As I sit down to write this message in early November, the front page of today’s New York Times blares, “Report Shows a Mere 80,000 Jobs Added in US in October.”
“A gain of 80,000 jobs is barely worth celebrating,” the writer somberly notes. Indeed, with 14 million Americans out of work and an unemployment rate of 9 percent (the jobless rate averaged at 4.6 percent before the recession), I could see why the journalist was not terribly optimistic.
The sluggish economy is wreaking havoc on many families in our community. With the extraordinarily high costs of contemporary American Orthodox Jewish life—kosher food, large families, housing within walking distance of a shul, and, of course, tuition—so many frum families were barely making ends meet even before the 2007 recession. In our cover story “The New Economic Reality,” we explore how the economic downturn is affecting frum commuities across the country.
At the same time that our community is confronting these crushing economic challenges, we are also finding that a growing number of young people are spiritually apathetic. In Rabbi Dr. Jay Goldmintz’s article in a recent issue of Jewish Action, he bemoans the spiritual lethargy he witnesses among Modern Orthodox youth. “We in the Modern Orthodox community don’t like to talk about this,” he confesses, “but many of our teenagers do not attend shul on Shabbat morning.” While this phenomenon is far from universal, is it acceptable for even a minority of frum teens to languish in bed during keriat HaTorah? What kind of Shabbat is it for a fourteen- or fifteen-year-old who spends Shabbat morning not praying with a minyan but reading comic books? In this issue of Jewish Action, a number of prominent rabbis respond to Rabbi Goldmintz, offering their thoughts and opinions on the problem of spiritually uninspired youth.
Our response to these two seemingly disparate challenges—the economic crisis and the spiritual indifference among our youth—should be the same.
What do I mean? I am writing this message shortly before Parashat Lech Lecha will be read in shul. In this parashah, Avraham, our patriarch, is told: “Go forth from your land and from your birthplace and from your father’s house to the land that I will show you.” Avraham was instructed to leave his father’s house and follow God to an unknown destination. According to many commentators, this was one of Avraham’s ten trials. Avraham did not protest, he did not question God. He left his father’s home, and all that was familiar to him, to face an uncertain future.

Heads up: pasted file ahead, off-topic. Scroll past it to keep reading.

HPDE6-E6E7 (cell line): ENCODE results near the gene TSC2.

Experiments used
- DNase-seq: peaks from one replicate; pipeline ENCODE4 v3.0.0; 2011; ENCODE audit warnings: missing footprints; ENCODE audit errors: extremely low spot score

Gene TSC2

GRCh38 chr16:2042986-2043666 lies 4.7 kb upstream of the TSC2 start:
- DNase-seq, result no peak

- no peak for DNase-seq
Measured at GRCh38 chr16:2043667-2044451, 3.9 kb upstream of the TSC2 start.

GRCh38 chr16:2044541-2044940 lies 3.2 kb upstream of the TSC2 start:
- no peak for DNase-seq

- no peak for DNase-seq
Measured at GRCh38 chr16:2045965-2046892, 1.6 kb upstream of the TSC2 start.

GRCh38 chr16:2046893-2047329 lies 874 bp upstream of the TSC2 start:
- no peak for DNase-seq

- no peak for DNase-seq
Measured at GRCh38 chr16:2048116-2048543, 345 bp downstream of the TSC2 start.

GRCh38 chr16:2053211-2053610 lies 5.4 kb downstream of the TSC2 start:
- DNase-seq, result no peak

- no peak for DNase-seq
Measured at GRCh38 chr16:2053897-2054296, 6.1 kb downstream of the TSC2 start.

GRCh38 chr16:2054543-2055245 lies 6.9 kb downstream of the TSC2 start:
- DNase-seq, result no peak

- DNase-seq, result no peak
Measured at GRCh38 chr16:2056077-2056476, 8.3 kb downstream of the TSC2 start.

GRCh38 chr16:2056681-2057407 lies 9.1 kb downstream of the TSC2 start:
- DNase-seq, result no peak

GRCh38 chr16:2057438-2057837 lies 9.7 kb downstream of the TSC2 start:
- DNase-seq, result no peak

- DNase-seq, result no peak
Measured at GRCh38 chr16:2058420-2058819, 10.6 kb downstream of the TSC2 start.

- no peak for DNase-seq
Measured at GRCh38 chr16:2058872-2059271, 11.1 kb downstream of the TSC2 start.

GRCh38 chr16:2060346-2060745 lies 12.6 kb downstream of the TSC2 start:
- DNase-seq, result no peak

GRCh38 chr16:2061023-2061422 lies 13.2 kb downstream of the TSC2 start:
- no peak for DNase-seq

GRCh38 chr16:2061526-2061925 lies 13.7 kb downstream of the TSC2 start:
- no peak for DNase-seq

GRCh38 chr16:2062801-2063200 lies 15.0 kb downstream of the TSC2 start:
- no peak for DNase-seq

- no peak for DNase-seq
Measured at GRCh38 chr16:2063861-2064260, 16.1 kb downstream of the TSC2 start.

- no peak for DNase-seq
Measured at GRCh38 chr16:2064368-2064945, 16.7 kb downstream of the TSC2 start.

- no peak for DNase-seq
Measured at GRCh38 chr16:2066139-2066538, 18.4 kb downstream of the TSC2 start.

In truth, we are all Avrahams. None of us can predict tomorrow. The economists of today may say that the recession will linger for years, but tomorrow they may say that the economic slump is over and the unemployment rate is down to 2 percent. None of us can tell what the future holds, but we must have the fortitude to persevere, to face the future without knowing, without certainty.
We must have the faith of Avraham—Avraham believed God would show him the way and He did. God will show us the way, too.
Jewish history is full of ups and downs, of times of bliss and times of tragedy. It is one long compelling story of adversity, challenge and—resiliency. Yet Avraham instilled in us, his spiritual progeny, the ability to face the challenges—both physical and spiritual—that afflict our people.
The Jews, wrote famed historian Paul Johnson, are the most tenacious people in history. And indeed, we are. Throughout our millennia-long history, have we never faced financial struggles? Were our ancestors—in the shtetls in the Pale of the Settlement or in the villages of Yemen—unfamiliar with financial woes?
Today, our children might not want to pray; perhaps they feel disillusioned with and disconnected from their heritage. Is this a new phenomenon in Jewish history?
Whether we are parents, grandparents, educators, or community members, we are the bearers of mesorah, of Jewish tradition, and we cannot afford to throw up our hands in defeat. This was never the Jewish response to travail.
The words “lech lecha,” as I heard from Rabbi Dr. Tzvi Hersh Weinreb, executive vice president, emeritus of the Orthodox Union, literally mean, “Go to yourself.” We need to find ways to help our young people discover their most authentic selves.
If we can touch their pintele yid, their inner spark, there will be no need to drag them to shul. They will run.